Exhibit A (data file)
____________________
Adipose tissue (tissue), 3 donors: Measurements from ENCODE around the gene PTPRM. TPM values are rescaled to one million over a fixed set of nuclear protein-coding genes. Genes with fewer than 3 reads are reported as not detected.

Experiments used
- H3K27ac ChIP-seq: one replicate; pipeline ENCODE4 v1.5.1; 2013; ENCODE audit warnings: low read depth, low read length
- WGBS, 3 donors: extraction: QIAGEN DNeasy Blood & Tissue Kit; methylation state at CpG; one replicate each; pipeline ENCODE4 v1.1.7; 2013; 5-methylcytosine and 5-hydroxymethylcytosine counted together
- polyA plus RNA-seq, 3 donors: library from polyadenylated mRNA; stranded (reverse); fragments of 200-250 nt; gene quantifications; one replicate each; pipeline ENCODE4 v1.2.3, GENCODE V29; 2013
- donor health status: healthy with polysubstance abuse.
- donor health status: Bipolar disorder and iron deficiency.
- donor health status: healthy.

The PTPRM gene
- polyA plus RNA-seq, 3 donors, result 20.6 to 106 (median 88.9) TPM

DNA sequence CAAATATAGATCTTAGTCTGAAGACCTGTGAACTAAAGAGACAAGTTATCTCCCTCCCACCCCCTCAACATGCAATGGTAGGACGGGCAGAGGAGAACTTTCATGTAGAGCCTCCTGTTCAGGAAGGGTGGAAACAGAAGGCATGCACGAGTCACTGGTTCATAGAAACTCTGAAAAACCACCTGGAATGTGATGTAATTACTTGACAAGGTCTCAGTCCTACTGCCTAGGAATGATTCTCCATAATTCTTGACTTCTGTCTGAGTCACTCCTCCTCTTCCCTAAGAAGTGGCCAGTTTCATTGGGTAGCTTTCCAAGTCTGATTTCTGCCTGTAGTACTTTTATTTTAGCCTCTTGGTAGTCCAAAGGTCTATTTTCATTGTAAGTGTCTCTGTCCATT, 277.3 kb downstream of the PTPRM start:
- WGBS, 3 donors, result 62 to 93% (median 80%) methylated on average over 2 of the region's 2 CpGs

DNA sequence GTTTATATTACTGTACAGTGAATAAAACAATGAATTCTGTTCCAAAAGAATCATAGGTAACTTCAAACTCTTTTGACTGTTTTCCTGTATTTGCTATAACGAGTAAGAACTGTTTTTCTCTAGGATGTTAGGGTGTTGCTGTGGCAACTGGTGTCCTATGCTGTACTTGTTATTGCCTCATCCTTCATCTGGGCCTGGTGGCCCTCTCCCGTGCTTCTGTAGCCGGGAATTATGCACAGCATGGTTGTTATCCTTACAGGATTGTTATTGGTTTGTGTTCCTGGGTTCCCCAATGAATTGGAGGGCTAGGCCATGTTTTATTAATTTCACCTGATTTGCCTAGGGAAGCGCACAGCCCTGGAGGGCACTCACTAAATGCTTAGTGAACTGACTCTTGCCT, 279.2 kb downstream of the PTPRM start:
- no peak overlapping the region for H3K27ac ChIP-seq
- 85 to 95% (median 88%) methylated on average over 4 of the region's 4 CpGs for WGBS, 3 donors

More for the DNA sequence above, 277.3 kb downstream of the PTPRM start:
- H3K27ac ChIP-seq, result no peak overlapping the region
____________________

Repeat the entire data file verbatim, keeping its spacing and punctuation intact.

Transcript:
Adipose tissue (tissue), 3 donors: Measurements from ENCODE around the gene PTPRM. TPM values are rescaled to one million over a fixed set of nuclear protein-coding genes. Genes with fewer than 3 reads are reported as not detected.

Experiments used
- H3K27ac ChIP-seq: one replicate; pipeline ENCODE4 v1.5.1; 2013; ENCODE audit warnings: low read depth, low read length
- WGBS, 3 donors: extraction: QIAGEN DNeasy Blood & Tissue Kit; methylation state at CpG; one replicate each; pipeline ENCODE4 v1.1.7; 2013; 5-methylcytosine and 5-hydroxymethylcytosine counted together
- polyA plus RNA-seq, 3 donors: library from polyadenylated mRNA; stranded (reverse); fragments of 200-250 nt; gene quantifications; one replicate each; pipeline ENCODE4 v1.2.3, GENCODE V29; 2013
- donor health status: healthy with polysubstance abuse.
- donor health status: Bipolar disorder and iron deficiency.
- donor health status: healthy.

The PTPRM gene
- polyA plus RNA-seq, 3 donors, result 20.6 to 106 (median 88.9) TPM

DNA sequence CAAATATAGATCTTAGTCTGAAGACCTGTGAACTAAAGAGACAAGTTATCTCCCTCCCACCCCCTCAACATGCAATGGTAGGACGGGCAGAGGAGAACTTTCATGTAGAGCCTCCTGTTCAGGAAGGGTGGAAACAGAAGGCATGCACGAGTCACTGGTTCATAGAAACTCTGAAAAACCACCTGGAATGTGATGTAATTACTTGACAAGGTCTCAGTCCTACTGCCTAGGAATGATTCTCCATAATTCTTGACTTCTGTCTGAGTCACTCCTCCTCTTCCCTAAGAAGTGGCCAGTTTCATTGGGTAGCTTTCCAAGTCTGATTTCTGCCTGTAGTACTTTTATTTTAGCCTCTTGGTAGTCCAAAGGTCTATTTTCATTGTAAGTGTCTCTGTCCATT, 277.3 kb downstream of the PTPRM start:
- WGBS, 3 donors, result 62 to 93% (median 80%) methylated on average over 2 of the region's 2 CpGs

DNA sequence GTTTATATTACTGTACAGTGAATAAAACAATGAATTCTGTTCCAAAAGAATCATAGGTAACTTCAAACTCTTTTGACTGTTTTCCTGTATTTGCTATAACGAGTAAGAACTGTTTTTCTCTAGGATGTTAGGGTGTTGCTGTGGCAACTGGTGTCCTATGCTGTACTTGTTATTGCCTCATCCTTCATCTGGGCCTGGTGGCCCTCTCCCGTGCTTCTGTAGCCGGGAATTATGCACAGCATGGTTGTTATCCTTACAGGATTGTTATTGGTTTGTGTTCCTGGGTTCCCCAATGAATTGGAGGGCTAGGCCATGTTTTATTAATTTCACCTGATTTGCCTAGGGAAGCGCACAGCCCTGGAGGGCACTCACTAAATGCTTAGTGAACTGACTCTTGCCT, 279.2 kb downstream of the PTPRM start:
- no peak overlapping the region for H3K27ac ChIP-seq
- 85 to 95% (median 88%) methylated on average over 4 of the region's 4 CpGs for WGBS, 3 donors

More for the DNA sequence above, 277.3 kb downstream of the PTPRM start:
- H3K27ac ChIP-seq, result no peak overlapping the region